I am a little confused. If I am not mistaken the PSMA entered into force one year ago (5 June 2016)?:

Diane Desierto says

June 9, 2017

My apologies for this - posted the wrong draft. The post has been corrected to reflect the first meeting of the parties on 5 June 2017, after entry into force.

Josh Paine says

June 9, 2017

Diane, thanks for this post. Are you aware of what the background was to the choice of the dispute settlement provision you mention? Specially, it seems a big shift from the multiple other post-UNCLOS law of the sea treaties that have incorporated its Pt XV, mutatis mutuandis.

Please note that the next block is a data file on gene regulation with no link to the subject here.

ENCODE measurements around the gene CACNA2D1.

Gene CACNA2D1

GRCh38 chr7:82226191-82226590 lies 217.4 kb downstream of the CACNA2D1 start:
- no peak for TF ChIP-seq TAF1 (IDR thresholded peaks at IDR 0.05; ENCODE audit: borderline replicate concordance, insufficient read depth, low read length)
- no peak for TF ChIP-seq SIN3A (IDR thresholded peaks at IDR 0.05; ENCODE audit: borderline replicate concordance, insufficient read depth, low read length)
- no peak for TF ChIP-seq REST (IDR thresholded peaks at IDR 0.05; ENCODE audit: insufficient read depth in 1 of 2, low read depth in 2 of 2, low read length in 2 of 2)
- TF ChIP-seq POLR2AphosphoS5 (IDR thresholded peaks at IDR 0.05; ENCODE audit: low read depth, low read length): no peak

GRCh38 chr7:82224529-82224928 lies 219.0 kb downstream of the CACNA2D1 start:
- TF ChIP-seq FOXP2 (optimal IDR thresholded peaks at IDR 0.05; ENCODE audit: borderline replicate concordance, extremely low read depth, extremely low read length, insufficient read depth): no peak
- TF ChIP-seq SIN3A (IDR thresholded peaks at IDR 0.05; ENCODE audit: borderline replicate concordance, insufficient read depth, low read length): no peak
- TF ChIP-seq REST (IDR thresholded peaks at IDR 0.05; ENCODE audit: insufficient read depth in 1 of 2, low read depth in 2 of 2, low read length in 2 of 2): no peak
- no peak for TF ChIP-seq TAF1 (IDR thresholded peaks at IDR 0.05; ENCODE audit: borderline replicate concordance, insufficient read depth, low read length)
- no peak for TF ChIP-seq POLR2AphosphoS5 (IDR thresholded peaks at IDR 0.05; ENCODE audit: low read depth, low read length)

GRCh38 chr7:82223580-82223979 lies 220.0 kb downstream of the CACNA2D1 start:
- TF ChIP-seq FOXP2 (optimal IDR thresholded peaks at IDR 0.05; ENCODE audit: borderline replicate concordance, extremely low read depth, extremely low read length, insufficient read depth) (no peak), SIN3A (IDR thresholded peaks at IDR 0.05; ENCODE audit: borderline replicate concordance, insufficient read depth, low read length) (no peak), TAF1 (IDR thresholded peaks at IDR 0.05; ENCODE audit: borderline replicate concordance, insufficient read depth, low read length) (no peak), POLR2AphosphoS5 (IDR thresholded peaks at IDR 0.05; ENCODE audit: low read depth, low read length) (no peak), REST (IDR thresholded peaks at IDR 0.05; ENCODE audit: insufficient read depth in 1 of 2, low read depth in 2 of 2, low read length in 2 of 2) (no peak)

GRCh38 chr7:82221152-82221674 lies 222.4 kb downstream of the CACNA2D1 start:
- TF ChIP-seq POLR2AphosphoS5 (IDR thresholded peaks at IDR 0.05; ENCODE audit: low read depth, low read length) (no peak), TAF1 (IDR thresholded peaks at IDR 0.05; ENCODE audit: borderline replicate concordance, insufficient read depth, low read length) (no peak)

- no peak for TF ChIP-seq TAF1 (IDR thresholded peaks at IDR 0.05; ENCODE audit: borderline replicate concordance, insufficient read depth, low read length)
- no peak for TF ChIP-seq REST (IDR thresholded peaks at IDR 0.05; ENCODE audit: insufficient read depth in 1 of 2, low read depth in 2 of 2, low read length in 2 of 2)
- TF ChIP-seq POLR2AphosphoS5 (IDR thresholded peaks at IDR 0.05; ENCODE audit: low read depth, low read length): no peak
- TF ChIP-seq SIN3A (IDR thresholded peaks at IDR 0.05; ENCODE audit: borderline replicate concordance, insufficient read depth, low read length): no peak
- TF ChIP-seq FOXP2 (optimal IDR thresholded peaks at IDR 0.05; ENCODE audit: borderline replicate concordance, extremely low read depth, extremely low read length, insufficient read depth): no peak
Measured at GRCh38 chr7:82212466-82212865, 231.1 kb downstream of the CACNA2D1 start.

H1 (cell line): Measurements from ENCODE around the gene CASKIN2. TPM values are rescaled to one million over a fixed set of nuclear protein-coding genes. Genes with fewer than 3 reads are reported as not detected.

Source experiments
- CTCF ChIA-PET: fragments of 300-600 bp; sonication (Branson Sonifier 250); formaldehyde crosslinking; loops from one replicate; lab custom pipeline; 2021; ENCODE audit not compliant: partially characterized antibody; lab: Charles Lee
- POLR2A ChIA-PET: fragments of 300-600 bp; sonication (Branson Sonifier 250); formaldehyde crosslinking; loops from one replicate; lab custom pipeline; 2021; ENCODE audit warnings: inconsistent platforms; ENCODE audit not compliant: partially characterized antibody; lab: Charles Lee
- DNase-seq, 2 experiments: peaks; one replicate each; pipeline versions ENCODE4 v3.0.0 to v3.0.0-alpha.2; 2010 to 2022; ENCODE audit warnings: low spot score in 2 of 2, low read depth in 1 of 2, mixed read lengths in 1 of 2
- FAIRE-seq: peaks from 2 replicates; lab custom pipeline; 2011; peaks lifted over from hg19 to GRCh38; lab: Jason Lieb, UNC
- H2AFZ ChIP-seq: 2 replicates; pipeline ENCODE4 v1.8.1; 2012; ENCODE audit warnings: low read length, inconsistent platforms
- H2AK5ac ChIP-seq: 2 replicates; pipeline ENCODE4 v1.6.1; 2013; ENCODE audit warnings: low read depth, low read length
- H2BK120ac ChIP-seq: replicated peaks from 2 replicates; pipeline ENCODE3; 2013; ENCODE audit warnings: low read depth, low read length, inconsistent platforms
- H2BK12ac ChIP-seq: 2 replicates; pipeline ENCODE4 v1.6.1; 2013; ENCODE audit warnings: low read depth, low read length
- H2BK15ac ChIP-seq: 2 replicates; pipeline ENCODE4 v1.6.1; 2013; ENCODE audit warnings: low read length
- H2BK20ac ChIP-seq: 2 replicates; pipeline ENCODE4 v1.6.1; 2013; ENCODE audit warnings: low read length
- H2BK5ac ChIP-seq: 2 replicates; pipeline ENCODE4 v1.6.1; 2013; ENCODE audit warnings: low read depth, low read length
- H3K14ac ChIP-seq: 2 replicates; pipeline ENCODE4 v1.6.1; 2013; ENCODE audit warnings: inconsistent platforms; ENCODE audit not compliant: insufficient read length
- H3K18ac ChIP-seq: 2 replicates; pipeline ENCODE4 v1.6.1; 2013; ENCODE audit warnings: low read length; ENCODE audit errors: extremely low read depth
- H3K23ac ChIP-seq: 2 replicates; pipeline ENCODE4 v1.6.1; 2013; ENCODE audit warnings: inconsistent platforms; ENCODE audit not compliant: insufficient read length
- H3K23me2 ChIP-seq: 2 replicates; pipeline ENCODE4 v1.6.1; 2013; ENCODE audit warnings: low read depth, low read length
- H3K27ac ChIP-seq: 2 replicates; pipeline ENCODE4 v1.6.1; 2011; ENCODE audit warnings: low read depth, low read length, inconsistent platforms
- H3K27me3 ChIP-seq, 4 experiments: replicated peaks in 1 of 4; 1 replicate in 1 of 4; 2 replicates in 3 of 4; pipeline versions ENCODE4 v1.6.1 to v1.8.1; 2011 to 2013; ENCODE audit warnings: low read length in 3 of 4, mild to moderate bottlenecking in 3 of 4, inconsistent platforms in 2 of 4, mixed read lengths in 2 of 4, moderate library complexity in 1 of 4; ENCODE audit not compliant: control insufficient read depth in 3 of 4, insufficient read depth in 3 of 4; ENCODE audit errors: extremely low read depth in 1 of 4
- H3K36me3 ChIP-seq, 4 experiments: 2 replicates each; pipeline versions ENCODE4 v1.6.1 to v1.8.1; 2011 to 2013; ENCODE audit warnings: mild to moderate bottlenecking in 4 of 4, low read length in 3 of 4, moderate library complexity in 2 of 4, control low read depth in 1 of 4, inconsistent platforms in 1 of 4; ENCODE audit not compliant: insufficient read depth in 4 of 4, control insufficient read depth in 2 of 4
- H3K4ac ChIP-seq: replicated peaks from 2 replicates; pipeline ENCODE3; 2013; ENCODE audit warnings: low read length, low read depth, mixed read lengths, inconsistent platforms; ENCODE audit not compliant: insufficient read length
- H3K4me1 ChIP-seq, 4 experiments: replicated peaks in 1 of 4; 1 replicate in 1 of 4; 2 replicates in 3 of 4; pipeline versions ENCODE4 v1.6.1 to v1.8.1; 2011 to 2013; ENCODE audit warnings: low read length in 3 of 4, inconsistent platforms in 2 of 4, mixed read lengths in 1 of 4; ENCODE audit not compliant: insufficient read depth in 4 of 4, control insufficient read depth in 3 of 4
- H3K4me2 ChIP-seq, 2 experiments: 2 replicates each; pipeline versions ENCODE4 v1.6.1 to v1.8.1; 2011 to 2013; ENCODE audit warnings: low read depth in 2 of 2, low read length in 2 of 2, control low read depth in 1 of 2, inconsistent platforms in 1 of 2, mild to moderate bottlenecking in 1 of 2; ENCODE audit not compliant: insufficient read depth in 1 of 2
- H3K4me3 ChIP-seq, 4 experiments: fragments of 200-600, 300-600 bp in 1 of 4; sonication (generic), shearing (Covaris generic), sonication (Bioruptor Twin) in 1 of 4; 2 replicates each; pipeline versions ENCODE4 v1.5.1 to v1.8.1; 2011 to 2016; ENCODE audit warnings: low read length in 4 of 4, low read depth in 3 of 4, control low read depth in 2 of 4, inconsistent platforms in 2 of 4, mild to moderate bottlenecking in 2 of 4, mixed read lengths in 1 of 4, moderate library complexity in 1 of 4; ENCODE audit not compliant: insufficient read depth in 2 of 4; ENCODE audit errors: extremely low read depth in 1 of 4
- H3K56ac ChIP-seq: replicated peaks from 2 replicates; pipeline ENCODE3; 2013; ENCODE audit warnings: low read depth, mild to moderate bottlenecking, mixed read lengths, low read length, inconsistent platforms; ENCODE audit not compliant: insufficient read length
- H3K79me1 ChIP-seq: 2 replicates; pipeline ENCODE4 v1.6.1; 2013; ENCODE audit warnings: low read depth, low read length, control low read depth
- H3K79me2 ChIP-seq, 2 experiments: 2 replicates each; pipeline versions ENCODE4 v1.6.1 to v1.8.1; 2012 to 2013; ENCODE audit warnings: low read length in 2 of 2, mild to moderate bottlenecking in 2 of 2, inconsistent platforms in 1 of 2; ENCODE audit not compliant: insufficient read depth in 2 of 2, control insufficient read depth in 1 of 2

Arron N. Honniball says

June 13, 2017

Diane: Thank you for your interesting post. I would add that, whilst the agreement sets minimum standards, it also recognizes states may unilaterally (or regionally) go further and adopt more stringent measures if they have the jurisdiction to do so. Article 23 also notes the important role of non-parties in supporting or undermining international instruments. Measures may therefore not only be adopted to address particular vessels, but also non-parties 'undermining' effective implementation.

Josh: The background of PSMA, art. 22 on dispute settlement would appear to be the previous work of the FAO, namely the 1993 FAO Compliance Agreement. The text of PSMA, art. 22 is identical to art. IX of the Compliance Agreement: This approach is also in keeping with other fisheries agreements, which look to referral for settlement via mutual consent e.g. Agreement for the Establishment of the Indian Ocean Tuna Commission, art. XXIII: